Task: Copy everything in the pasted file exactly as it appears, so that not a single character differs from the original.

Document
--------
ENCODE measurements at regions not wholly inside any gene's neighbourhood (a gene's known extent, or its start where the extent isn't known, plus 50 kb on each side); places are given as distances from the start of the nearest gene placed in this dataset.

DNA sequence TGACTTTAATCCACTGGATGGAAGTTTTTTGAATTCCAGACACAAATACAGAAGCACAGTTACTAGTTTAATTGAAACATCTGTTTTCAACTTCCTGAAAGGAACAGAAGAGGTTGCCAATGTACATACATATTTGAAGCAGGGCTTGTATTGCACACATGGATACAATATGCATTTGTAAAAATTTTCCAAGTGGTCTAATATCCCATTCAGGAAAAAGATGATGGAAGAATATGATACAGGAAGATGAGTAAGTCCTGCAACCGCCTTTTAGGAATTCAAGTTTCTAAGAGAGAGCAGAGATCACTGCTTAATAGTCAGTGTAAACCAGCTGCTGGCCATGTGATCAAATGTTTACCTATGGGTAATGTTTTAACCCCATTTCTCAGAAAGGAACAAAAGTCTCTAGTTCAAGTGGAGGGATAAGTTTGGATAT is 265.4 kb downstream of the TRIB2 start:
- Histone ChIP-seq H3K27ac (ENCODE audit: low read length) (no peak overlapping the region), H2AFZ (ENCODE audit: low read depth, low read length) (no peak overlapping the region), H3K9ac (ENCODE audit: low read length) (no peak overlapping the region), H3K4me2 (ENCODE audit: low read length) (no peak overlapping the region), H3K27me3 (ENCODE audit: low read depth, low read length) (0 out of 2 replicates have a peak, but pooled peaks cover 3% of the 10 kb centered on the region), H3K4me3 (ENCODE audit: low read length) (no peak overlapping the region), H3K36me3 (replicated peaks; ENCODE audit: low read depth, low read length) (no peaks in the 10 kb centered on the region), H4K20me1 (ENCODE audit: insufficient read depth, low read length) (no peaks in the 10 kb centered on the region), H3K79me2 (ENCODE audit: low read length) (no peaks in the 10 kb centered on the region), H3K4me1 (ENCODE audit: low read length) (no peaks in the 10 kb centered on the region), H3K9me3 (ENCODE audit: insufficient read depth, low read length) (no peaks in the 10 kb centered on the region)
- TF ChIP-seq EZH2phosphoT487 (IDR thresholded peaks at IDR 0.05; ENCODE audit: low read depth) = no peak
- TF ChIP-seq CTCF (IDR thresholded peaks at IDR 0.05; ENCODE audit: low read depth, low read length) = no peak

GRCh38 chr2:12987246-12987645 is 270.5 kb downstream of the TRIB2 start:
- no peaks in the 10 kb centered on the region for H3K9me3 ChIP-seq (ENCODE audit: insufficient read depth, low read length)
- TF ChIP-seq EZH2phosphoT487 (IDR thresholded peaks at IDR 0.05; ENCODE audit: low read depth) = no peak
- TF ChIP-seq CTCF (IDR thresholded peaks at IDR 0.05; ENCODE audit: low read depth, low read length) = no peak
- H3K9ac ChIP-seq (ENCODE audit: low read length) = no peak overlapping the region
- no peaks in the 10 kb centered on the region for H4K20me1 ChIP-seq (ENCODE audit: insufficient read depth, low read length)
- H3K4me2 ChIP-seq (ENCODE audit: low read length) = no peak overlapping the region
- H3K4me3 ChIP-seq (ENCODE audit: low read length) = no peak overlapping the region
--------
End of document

ENCODE measurements at regions not wholly inside any gene's neighbourhood (a gene's known extent, or its start where the extent isn't known, plus 50 kb on each side); places are given as distances from the start of the nearest gene placed in this dataset.

DNA sequence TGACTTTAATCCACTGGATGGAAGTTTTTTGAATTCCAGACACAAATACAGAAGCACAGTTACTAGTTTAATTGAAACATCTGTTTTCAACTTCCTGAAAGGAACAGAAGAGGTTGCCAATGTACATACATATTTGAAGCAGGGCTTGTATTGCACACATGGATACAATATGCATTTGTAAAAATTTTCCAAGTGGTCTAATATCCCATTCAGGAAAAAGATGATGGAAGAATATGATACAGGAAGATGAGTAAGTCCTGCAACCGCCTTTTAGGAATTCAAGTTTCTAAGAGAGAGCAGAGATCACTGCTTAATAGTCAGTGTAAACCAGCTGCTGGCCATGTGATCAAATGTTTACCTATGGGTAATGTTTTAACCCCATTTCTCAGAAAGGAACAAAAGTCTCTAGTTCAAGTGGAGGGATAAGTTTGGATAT is 265.4 kb downstream of the TRIB2 start:
- Histone ChIP-seq H3K27ac (ENCODE audit: low read length) (no peak overlapping the region), H2AFZ (ENCODE audit: low read depth, low read length) (no peak overlapping the region), H3K9ac (ENCODE audit: low read length) (no peak overlapping the region), H3K4me2 (ENCODE audit: low read length) (no peak overlapping the region), H3K27me3 (ENCODE audit: low read depth, low read length) (0 out of 2 replicates have a peak, but pooled peaks cover 3% of the 10 kb centered on the region), H3K4me3 (ENCODE audit: low read length) (no peak overlapping the region), H3K36me3 (replicated peaks; ENCODE audit: low read depth, low read length) (no peaks in the 10 kb centered on the region), H4K20me1 (ENCODE audit: insufficient read depth, low read length) (no peaks in the 10 kb centered on the region), H3K79me2 (ENCODE audit: low read length) (no peaks in the 10 kb centered on the region), H3K4me1 (ENCODE audit: low read length) (no peaks in the 10 kb centered on the region), H3K9me3 (ENCODE audit: insufficient read depth, low read length) (no peaks in the 10 kb centered on the region)
- TF ChIP-seq EZH2phosphoT487 (IDR thresholded peaks at IDR 0.05; ENCODE audit: low read depth) = no peak
- TF ChIP-seq CTCF (IDR thresholded peaks at IDR 0.05; ENCODE audit: low read depth, low read length) = no peak

GRCh38 chr2:12987246-12987645 is 270.5 kb downstream of the TRIB2 start:
- no peaks in the 10 kb centered on the region for H3K9me3 ChIP-seq (ENCODE audit: insufficient read depth, low read length)
- TF ChIP-seq EZH2phosphoT487 (IDR thresholded peaks at IDR 0.05; ENCODE audit: low read depth) = no peak
- TF ChIP-seq CTCF (IDR thresholded peaks at IDR 0.05; ENCODE audit: low read depth, low read length) = no peak
- H3K9ac ChIP-seq (ENCODE audit: low read length) = no peak overlapping the region
- no peaks in the 10 kb centered on the region for H4K20me1 ChIP-seq (ENCODE audit: insufficient read depth, low read length)
- H3K4me2 ChIP-seq (ENCODE audit: low read length) = no peak overlapping the region
- H3K4me3 ChIP-seq (ENCODE audit: low read length) = no peak overlapping the region